At the end of my year in France many questions still remained, but as part of my fellowship, I organized a conference at the CESR, Tours (Sacred-Secular Intersections in Early Modern European Ceremonial: Text, Music, Image, and Power), where I was able to present my preliminary findings to colleagues from across the disciplines, and where I forged many new and productive relationships. My detailed conclusions on the entrée and the contributions of these colleagues will appear in the actes du colloque to be published by Classiques Garnier: in the meantime I continue to work on both the entrée and wider issues for my ongoing book project, David’s Harp, Apollo’s Lyre: Music, Liturgy, and Power at the Court of Louis XIII.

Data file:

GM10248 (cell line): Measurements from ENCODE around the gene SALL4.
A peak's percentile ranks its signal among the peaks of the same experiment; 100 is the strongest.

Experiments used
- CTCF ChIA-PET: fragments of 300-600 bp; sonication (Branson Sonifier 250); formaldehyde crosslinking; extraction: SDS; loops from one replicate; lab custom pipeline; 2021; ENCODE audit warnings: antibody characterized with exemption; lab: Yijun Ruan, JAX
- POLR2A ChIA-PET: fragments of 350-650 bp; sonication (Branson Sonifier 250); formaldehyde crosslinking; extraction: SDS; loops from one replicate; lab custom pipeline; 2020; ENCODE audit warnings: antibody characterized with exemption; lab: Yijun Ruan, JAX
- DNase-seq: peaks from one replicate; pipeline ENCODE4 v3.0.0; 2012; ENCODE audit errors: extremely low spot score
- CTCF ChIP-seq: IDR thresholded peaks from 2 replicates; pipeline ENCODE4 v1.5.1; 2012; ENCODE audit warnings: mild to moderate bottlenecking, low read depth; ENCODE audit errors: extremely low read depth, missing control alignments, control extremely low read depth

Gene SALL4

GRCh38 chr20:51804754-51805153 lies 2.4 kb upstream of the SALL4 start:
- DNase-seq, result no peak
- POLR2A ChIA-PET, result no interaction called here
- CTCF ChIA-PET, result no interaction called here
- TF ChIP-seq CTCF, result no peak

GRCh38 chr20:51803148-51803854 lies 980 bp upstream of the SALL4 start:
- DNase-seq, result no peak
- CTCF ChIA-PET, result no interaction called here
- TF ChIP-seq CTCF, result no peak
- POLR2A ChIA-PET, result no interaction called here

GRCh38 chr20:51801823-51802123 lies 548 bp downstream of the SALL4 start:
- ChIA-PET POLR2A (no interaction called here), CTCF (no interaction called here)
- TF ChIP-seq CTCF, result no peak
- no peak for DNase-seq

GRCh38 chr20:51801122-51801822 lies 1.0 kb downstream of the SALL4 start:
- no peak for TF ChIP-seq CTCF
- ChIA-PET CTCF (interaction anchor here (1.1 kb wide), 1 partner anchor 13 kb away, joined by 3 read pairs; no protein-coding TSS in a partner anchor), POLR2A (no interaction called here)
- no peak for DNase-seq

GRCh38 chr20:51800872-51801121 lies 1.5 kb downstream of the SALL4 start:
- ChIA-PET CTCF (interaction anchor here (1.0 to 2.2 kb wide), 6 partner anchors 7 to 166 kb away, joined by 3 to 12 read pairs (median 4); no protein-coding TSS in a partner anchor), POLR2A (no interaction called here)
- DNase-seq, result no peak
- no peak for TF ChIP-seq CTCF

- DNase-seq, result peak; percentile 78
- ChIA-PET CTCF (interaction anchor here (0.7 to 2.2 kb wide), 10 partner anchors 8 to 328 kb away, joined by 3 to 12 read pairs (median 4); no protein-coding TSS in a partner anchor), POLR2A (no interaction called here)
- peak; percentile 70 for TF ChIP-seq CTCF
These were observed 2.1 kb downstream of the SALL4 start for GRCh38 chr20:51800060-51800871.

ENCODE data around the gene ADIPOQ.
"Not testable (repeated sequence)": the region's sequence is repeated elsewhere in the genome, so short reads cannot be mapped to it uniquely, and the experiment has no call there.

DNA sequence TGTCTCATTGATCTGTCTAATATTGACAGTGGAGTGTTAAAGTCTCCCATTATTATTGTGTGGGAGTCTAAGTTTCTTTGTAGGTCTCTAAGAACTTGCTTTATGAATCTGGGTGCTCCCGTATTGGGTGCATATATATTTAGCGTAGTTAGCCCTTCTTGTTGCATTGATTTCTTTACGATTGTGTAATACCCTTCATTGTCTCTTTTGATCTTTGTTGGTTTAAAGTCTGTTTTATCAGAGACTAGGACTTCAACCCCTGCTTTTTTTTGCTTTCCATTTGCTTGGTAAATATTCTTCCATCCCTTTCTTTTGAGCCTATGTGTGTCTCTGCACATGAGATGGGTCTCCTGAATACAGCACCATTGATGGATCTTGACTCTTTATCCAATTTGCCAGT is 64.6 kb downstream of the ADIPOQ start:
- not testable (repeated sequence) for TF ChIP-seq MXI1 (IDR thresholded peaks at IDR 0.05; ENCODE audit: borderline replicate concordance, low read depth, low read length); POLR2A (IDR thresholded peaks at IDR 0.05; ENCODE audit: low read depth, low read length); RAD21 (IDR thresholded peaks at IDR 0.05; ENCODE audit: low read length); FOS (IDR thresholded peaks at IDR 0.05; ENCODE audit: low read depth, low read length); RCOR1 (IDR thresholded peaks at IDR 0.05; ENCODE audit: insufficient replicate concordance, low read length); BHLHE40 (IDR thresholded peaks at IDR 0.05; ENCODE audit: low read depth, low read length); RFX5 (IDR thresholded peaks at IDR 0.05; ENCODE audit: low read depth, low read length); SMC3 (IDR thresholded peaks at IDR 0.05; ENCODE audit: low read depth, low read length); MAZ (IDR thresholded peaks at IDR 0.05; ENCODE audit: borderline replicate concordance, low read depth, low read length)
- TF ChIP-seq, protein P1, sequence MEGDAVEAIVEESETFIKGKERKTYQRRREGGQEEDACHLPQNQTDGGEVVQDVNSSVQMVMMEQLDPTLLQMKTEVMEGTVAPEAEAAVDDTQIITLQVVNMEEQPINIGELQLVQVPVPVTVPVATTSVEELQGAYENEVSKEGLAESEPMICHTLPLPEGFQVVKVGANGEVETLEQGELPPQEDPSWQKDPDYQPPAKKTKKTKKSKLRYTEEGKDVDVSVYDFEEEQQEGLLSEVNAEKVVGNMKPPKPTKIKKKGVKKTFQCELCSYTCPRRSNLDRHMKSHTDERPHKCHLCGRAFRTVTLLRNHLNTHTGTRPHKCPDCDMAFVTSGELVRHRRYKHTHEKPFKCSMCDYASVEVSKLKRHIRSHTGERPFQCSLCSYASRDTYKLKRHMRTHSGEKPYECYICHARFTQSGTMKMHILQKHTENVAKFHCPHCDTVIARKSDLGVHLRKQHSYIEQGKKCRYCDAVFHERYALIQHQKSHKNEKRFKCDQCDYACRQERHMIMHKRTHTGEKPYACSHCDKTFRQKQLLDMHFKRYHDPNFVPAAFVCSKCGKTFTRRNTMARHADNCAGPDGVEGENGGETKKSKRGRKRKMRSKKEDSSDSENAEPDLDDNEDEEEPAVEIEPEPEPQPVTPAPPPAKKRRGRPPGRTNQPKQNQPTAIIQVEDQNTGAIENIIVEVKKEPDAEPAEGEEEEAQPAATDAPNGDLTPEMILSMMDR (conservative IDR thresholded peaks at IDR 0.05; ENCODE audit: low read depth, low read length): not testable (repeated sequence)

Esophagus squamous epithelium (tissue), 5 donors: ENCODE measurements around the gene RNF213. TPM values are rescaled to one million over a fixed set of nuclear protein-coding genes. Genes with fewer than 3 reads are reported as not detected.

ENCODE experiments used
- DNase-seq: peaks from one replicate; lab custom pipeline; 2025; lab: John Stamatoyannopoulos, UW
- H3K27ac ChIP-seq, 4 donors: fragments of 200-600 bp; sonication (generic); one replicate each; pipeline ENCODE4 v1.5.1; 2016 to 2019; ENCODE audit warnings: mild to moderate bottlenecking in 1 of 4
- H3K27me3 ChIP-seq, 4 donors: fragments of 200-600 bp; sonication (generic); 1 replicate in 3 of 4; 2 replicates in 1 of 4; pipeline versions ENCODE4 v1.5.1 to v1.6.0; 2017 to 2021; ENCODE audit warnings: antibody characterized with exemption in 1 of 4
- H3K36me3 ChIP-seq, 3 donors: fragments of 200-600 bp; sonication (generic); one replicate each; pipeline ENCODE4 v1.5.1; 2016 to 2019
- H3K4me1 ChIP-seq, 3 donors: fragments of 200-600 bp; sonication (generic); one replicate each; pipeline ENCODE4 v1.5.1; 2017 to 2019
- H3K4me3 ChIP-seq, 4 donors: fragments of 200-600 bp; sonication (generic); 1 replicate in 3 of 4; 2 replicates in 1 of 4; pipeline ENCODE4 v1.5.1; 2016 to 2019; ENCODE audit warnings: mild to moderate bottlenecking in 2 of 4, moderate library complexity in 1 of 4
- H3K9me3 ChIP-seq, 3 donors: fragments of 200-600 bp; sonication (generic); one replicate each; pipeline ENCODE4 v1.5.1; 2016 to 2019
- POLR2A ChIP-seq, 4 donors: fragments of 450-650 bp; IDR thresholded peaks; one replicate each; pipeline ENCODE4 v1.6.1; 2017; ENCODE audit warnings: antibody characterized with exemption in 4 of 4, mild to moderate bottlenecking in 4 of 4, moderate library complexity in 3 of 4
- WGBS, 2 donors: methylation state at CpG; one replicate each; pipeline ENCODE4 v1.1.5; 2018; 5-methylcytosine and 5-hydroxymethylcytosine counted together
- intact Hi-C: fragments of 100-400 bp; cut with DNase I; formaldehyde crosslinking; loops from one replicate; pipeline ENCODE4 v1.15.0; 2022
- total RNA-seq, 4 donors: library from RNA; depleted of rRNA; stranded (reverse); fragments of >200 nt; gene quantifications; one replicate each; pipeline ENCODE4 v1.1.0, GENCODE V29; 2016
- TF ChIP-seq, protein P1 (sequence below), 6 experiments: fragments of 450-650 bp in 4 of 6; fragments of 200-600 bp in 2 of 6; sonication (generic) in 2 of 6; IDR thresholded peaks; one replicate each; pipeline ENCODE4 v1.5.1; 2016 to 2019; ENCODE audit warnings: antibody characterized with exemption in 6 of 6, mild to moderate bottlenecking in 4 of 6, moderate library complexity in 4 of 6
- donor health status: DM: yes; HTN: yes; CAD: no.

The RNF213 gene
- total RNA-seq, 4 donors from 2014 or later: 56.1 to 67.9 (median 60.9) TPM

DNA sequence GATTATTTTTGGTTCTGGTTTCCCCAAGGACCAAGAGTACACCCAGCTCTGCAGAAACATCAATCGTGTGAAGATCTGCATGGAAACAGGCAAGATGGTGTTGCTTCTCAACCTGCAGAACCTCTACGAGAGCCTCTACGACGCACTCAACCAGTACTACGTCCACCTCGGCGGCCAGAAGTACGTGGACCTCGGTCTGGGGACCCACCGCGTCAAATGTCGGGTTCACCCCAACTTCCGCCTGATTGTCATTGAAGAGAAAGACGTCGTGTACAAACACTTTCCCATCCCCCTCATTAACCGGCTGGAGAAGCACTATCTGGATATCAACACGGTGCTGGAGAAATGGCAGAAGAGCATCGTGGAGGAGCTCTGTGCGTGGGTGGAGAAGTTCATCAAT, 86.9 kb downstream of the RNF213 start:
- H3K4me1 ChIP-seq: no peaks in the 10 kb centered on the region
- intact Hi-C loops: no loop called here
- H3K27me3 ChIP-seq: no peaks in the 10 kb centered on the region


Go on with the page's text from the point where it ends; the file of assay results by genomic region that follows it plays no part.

Peter Bennett is Associate Professor of Musicology at Case Western Reserve University, and is also Head of Harpsichord and Teacher of Historical Keyboard Instruments at Cleveland Institute of Music.  He specializes in early-modern France, focusing in particular on the intersection of music, religion, and politics in Louis XIII’s Paris.  He has also long been active as a harpsichordist and organist, in Europe (where he studied) and the USA.

[1] Thierry Favier, Le motet à grand choeur, 1660–1792: Gloria in Gallia Deo (Paris: Fayard, 2009).
[2] Kate Van Orden, Music, Discipline, and Arms in Early Modern France (Chicago: University of Chicago Press, 2005).